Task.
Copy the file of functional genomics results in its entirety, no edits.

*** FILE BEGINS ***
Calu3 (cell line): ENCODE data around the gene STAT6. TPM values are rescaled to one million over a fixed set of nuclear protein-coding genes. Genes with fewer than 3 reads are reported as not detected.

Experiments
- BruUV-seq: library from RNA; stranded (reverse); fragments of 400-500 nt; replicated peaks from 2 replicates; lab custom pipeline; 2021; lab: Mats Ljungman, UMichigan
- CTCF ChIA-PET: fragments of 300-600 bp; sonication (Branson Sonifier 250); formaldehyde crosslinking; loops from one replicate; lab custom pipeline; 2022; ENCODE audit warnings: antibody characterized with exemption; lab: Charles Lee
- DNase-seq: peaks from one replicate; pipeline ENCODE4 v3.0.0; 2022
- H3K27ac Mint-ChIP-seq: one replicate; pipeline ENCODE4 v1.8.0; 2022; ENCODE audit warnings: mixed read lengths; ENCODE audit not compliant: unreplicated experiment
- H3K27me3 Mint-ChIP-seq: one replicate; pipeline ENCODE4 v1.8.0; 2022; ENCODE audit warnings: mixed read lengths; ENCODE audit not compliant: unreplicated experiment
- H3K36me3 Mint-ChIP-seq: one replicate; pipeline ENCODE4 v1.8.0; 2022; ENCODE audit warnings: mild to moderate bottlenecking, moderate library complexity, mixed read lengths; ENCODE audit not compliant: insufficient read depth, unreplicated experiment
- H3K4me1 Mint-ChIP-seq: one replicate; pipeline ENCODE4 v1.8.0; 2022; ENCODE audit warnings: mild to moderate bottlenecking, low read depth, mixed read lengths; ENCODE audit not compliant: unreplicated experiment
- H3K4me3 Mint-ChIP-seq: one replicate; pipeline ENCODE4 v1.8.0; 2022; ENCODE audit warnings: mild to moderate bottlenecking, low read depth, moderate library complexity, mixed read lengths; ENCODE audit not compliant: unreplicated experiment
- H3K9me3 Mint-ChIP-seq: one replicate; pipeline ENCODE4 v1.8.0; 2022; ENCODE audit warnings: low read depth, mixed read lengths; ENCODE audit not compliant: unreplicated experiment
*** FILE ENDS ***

Calu3 (cell line): ENCODE data around the gene STAT6. TPM values are rescaled to one million over a fixed set of nuclear protein-coding genes. Genes with fewer than 3 reads are reported as not detected.

Experiments
- BruUV-seq: library from RNA; stranded (reverse); fragments of 400-500 nt; replicated peaks from 2 replicates; lab custom pipeline; 2021; lab: Mats Ljungman, UMichigan
- CTCF ChIA-PET: fragments of 300-600 bp; sonication (Branson Sonifier 250); formaldehyde crosslinking; loops from one replicate; lab custom pipeline; 2022; ENCODE audit warnings: antibody characterized with exemption; lab: Charles Lee
- DNase-seq: peaks from one replicate; pipeline ENCODE4 v3.0.0; 2022
- H3K27ac Mint-ChIP-seq: one replicate; pipeline ENCODE4 v1.8.0; 2022; ENCODE audit warnings: mixed read lengths; ENCODE audit not compliant: unreplicated experiment
- H3K27me3 Mint-ChIP-seq: one replicate; pipeline ENCODE4 v1.8.0; 2022; ENCODE audit warnings: mixed read lengths; ENCODE audit not compliant: unreplicated experiment
- H3K36me3 Mint-ChIP-seq: one replicate; pipeline ENCODE4 v1.8.0; 2022; ENCODE audit warnings: mild to moderate bottlenecking, moderate library complexity, mixed read lengths; ENCODE audit not compliant: insufficient read depth, unreplicated experiment
- H3K4me1 Mint-ChIP-seq: one replicate; pipeline ENCODE4 v1.8.0; 2022; ENCODE audit warnings: mild to moderate bottlenecking, low read depth, mixed read lengths; ENCODE audit not compliant: unreplicated experiment
- H3K4me3 Mint-ChIP-seq: one replicate; pipeline ENCODE4 v1.8.0; 2022; ENCODE audit warnings: mild to moderate bottlenecking, low read depth, moderate library complexity, mixed read lengths; ENCODE audit not compliant: unreplicated experiment
- H3K9me3 Mint-ChIP-seq: one replicate; pipeline ENCODE4 v1.8.0; 2022; ENCODE audit warnings: low read depth, mixed read lengths; ENCODE audit not compliant: unreplicated experiment